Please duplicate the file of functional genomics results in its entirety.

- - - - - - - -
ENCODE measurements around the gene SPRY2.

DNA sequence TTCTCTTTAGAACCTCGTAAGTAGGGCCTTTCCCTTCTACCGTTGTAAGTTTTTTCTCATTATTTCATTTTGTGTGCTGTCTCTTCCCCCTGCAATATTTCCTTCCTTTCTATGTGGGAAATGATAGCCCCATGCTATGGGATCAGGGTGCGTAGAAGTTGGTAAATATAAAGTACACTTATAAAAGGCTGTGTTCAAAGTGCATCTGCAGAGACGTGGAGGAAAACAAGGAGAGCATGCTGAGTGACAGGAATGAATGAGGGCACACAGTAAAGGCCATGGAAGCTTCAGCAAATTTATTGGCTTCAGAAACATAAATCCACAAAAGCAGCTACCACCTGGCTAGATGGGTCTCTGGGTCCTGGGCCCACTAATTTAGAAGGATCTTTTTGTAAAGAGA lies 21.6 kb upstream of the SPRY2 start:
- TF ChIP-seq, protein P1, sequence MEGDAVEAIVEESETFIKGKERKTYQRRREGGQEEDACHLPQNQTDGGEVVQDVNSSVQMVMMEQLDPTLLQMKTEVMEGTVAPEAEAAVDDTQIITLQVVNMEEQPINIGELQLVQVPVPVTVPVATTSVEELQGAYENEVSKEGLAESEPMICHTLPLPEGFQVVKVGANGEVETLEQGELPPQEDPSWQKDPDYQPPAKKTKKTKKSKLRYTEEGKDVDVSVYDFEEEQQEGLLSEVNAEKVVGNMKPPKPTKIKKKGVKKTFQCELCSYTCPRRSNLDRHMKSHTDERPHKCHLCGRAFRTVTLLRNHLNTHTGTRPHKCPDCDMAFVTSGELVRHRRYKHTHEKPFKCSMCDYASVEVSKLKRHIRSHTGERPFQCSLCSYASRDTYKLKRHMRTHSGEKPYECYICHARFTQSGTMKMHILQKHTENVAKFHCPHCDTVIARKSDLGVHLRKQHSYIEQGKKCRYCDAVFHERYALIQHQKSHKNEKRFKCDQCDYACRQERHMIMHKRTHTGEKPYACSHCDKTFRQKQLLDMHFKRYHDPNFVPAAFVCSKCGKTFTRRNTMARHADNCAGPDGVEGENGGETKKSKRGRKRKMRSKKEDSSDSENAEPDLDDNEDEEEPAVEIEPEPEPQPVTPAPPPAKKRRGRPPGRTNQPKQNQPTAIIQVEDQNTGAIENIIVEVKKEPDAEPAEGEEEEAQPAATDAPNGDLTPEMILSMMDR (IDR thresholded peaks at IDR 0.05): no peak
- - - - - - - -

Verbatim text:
ENCODE measurements around the gene SPRY2.

DNA sequence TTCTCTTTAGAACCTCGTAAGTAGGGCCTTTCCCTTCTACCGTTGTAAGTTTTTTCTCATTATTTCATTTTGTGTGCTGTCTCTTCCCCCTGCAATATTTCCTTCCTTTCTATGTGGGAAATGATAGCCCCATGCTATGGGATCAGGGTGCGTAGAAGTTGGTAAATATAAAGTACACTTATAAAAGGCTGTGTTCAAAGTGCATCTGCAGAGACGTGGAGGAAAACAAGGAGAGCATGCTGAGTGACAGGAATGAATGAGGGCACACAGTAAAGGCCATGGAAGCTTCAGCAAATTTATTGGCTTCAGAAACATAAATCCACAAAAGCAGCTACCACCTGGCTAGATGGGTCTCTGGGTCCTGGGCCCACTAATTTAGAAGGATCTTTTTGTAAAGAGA lies 21.6 kb upstream of the SPRY2 start:
- TF ChIP-seq, protein P1, sequence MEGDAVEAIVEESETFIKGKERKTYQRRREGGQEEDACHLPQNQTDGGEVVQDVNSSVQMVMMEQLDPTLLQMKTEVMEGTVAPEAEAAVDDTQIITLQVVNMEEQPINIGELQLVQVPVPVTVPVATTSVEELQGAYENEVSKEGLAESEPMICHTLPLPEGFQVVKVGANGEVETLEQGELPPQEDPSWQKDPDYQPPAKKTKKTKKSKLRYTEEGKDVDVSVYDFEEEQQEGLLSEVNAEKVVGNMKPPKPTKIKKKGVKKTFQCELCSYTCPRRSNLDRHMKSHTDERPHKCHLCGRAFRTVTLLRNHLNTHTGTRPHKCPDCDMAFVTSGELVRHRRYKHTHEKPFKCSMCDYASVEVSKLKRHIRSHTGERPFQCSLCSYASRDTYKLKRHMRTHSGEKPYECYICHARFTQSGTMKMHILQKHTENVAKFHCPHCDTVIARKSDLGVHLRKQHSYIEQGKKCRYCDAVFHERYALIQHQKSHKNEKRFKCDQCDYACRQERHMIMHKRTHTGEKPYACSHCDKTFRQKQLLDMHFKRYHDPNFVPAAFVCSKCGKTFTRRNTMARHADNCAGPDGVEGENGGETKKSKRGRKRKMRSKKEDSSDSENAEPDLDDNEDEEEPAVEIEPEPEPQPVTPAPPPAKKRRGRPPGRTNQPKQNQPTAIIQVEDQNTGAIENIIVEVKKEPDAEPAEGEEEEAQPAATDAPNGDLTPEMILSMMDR (IDR thresholded peaks at IDR 0.05): no peak